I think we could all use more equilibrium and harmony in our lives during these unsettling times.

fiddlehead

© Michael Q. Powell. All rights reserved.

 

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Beauty is everywhere. A few minutes ago I walked over to the garden of my friend and neighbor Cindy Dyer and captured this modest image of a little grape hyacinth (g. Muscari). I just love that vibrant violet color.
So often, taking photos is a multi-hour endeavor for me. Normally I pack my gear and head off to remote locations and walk and walk, watching and waiting for opportunities to arise. It definitely is not normal now, so I am relearning the joy of taking photos in small doses, a few minutes here and a few minutes there. Perhaps I won’t capture stunning action shots, but I am convinced that the words with which I began this posting are true—beauty is everywhere.
grape hyacinth
© Michael Q. Powell. All rights reserved.

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From a distance, I noticed yesterday that some yellow tulips were getting ready to bloom in the garden of my neighbor and photography mentor Cindy Dyer. Cindy deliberately chooses colorful, photogenic flowers for her garden, so I love visiting it frequently. As I got close, I noted the spectacular two-color patterns of these tulips. When I sent a photo to Cindy, she informed me that they are known as “broken tulips.”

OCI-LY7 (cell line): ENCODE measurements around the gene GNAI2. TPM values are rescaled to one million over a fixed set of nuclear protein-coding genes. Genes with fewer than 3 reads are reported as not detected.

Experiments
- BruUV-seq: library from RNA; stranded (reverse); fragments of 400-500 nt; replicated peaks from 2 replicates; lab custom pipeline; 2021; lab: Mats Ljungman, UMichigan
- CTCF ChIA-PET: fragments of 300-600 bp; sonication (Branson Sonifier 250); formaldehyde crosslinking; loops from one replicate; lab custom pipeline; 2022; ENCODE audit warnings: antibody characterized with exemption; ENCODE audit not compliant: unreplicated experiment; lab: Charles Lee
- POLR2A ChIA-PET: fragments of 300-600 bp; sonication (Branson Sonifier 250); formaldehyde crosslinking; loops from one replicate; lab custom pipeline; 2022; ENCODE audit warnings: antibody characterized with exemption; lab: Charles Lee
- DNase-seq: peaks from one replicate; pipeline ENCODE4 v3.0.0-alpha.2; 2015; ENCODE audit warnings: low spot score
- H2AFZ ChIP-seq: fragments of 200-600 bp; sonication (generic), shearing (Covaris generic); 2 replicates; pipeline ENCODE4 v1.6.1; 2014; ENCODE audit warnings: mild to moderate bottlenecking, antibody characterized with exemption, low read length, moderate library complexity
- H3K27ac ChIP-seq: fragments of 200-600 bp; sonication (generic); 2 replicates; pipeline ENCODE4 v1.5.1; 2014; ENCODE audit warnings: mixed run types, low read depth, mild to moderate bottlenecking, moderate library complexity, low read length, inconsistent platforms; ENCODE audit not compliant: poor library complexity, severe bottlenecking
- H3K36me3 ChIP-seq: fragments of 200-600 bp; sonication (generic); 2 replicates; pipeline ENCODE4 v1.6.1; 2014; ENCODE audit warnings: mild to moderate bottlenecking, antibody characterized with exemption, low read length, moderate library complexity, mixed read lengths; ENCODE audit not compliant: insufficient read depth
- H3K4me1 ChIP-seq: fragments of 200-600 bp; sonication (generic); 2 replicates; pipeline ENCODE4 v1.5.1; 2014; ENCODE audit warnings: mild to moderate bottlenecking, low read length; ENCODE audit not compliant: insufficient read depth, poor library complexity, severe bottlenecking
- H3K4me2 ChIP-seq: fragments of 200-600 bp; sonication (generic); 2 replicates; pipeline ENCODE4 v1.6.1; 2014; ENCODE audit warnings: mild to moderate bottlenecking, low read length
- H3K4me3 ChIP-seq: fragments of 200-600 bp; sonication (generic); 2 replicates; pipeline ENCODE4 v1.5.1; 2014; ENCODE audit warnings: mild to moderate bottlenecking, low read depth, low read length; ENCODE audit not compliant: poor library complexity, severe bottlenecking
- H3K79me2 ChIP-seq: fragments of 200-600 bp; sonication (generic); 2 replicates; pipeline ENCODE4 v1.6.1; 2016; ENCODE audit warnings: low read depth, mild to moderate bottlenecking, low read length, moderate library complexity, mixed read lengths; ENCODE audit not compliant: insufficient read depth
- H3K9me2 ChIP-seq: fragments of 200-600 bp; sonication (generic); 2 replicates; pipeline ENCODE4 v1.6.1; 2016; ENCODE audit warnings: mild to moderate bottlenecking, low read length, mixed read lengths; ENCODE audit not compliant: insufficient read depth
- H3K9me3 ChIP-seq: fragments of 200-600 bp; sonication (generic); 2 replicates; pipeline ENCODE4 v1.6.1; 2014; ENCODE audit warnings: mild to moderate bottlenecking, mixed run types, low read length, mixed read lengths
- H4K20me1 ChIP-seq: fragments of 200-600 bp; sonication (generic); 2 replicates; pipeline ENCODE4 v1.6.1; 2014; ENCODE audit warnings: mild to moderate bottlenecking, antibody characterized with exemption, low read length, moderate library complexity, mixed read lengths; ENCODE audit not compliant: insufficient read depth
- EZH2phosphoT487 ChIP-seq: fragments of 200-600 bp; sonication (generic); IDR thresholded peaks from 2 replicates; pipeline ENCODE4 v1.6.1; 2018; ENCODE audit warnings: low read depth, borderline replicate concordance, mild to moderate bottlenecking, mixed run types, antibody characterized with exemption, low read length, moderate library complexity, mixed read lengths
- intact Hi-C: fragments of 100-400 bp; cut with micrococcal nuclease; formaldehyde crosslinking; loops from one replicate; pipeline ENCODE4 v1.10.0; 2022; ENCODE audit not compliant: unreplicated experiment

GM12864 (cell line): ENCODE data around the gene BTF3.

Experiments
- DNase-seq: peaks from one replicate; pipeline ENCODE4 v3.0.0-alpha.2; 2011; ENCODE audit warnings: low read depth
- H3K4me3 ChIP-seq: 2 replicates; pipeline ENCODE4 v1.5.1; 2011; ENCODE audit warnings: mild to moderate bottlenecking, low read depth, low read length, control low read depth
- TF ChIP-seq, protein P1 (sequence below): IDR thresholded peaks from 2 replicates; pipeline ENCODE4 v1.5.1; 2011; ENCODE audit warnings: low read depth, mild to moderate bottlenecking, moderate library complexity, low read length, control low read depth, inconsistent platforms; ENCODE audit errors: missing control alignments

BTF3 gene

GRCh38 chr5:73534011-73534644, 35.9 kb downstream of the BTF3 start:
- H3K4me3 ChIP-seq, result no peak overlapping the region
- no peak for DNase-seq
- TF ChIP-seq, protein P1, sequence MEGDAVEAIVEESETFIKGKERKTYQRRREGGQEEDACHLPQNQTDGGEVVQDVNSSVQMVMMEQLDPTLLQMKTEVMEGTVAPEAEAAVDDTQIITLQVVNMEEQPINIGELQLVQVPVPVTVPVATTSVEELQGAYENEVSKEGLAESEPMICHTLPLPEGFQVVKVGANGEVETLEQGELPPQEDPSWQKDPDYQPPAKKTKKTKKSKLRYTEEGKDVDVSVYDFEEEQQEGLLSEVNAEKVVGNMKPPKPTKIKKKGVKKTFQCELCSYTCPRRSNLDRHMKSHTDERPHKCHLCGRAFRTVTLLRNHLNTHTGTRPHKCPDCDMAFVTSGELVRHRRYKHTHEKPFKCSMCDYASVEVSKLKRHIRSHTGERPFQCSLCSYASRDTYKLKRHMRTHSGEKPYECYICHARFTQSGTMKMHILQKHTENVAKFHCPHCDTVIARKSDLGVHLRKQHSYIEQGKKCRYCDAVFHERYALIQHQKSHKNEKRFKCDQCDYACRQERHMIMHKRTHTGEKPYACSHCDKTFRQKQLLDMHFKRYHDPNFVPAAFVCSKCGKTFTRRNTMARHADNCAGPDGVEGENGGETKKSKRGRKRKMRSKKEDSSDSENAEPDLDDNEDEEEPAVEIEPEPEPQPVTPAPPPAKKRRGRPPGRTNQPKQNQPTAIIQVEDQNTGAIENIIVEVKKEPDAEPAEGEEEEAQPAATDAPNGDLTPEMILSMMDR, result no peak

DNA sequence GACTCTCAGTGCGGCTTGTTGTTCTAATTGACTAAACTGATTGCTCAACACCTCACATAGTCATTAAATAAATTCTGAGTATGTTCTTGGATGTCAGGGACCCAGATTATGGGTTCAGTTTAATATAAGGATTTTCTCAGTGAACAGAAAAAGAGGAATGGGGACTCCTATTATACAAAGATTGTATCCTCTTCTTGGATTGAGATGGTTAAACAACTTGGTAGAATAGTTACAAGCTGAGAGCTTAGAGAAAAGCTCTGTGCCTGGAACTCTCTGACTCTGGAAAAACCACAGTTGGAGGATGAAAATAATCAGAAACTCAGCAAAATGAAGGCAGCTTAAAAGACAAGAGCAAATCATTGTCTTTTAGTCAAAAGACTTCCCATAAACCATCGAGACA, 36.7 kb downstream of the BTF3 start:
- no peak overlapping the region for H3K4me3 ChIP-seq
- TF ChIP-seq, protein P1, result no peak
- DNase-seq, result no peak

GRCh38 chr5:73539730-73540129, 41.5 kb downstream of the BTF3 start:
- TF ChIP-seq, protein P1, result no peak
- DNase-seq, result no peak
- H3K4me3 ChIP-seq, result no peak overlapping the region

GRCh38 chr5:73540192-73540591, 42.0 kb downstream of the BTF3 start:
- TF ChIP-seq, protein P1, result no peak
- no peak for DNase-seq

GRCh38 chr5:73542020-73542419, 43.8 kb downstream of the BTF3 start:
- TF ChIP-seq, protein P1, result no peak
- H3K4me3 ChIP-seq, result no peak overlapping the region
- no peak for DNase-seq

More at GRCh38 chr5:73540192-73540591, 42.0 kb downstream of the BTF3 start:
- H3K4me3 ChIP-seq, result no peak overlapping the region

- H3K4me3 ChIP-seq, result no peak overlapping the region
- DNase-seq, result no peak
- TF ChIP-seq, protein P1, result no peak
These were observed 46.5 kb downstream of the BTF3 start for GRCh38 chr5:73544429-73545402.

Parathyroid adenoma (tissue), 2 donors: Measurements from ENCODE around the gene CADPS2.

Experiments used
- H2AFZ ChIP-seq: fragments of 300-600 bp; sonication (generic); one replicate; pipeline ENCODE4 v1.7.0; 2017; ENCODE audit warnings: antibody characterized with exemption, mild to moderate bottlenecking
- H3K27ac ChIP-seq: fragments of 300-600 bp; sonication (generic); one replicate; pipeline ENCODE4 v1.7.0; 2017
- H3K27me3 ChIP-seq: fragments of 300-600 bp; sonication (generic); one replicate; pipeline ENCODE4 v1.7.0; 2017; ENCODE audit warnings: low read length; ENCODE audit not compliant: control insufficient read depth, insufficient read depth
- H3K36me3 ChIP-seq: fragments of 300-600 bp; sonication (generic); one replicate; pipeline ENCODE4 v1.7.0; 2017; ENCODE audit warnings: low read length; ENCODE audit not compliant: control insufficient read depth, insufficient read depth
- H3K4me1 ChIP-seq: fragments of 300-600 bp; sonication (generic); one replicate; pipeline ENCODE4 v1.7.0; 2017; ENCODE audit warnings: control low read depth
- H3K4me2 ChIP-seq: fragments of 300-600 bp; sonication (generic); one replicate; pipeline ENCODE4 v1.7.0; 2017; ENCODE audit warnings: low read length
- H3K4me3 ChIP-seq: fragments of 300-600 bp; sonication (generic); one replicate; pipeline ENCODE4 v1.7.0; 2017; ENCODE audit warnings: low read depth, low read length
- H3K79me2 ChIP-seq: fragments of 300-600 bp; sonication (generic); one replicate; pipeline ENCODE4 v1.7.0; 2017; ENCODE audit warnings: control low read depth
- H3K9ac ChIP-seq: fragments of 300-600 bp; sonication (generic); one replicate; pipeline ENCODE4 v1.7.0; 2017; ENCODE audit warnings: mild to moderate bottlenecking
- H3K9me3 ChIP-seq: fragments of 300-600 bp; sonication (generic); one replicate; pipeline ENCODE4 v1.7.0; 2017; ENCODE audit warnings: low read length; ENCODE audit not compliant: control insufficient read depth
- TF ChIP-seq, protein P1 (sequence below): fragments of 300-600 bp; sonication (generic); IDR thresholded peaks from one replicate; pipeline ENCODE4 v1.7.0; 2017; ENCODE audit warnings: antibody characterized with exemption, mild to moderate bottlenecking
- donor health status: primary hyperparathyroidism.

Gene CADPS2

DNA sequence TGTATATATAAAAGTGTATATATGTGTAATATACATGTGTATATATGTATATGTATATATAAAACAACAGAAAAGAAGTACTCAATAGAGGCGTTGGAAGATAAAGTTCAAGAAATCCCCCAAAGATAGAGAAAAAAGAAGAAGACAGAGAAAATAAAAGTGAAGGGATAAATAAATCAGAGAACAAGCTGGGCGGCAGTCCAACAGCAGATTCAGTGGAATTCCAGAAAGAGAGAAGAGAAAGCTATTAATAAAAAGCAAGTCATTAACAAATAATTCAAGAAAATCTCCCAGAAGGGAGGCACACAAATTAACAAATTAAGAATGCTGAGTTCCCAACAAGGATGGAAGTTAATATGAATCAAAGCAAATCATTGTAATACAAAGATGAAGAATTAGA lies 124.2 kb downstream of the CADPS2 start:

Perhaps she told me some time in the past what “broken tulips” are, but I rushed to Google to find out why they are considered to be “broken.” This term refers to the dramatic color-breaking of these flowers, an effect highly sought after during the 17th-century Dutch “tulip mania,” according to Wikipedia. Historically, these changes are caused by a virus infects the tulip bulb and causes the cultivar to “break” its lock on a single color, resulting in intricate bars, stripes, streaks, featherings or flame-like effects of different colors on the petals.

Unfortunately, the virus weakens the bulbs and as a result some famous color-broken varieties no long exist. Today’s “broken tulips” are no longer caused by a viral infection, but are stable variants produced through breeding. Cindy noted to me that her tulips have been going strong for at least five years.

I was feeling creative yesterday when I took these photos and tried a lot of different angles and settings to get some unusual looks. I decided mainly to feature the areas with the different colors and deliberately shot with a shallow depth of field that causes the edges that are away from the center to be soft and out of focus. I think it worked out pretty well.

I decided to post these images today as a counterbalance to the photograph of a wolf spider that I posted earlier, a kind of “beauty and the beast” set of postings. I am guessing that almost everyone will like at least one of the two postings.

broken tulip

broken tulip

broken tulip

© Michael Q. Powell. All rights reserved.